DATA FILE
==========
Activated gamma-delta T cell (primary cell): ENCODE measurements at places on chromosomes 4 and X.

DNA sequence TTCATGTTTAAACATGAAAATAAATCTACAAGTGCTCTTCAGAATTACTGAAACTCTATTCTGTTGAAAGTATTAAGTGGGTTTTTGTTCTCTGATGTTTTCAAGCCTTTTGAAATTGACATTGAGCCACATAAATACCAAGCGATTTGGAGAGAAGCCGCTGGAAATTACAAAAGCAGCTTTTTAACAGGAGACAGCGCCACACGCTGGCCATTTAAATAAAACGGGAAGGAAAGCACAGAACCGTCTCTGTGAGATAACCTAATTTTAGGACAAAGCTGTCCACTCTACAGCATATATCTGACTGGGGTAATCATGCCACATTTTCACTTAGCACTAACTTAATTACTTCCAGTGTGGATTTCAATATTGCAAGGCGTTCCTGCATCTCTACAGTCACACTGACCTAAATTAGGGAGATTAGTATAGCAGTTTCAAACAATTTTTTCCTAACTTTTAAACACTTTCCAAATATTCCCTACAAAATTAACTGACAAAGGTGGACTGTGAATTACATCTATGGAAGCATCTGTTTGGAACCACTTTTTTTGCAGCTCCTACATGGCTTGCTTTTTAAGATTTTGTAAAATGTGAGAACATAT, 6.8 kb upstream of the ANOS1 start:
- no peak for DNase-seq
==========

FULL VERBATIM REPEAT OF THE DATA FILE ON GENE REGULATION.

Activated gamma-delta T cell (primary cell): ENCODE measurements at places on chromosomes 4 and X.

DNA sequence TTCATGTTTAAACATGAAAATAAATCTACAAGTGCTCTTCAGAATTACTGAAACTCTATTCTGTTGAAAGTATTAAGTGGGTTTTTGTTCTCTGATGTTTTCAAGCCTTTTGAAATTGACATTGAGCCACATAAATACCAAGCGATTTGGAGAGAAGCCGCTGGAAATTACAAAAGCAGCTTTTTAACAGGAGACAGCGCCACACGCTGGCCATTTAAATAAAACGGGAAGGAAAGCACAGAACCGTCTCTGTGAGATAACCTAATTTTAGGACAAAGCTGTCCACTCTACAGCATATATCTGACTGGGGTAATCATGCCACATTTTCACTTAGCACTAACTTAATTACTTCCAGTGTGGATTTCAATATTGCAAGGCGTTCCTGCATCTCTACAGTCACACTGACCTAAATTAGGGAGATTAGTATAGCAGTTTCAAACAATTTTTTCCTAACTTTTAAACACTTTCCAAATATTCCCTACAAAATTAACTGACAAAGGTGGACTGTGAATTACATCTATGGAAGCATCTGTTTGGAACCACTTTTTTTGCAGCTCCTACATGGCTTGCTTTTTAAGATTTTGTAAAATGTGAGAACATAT, 6.8 kb upstream of the ANOS1 start:
- no peak for DNase-seq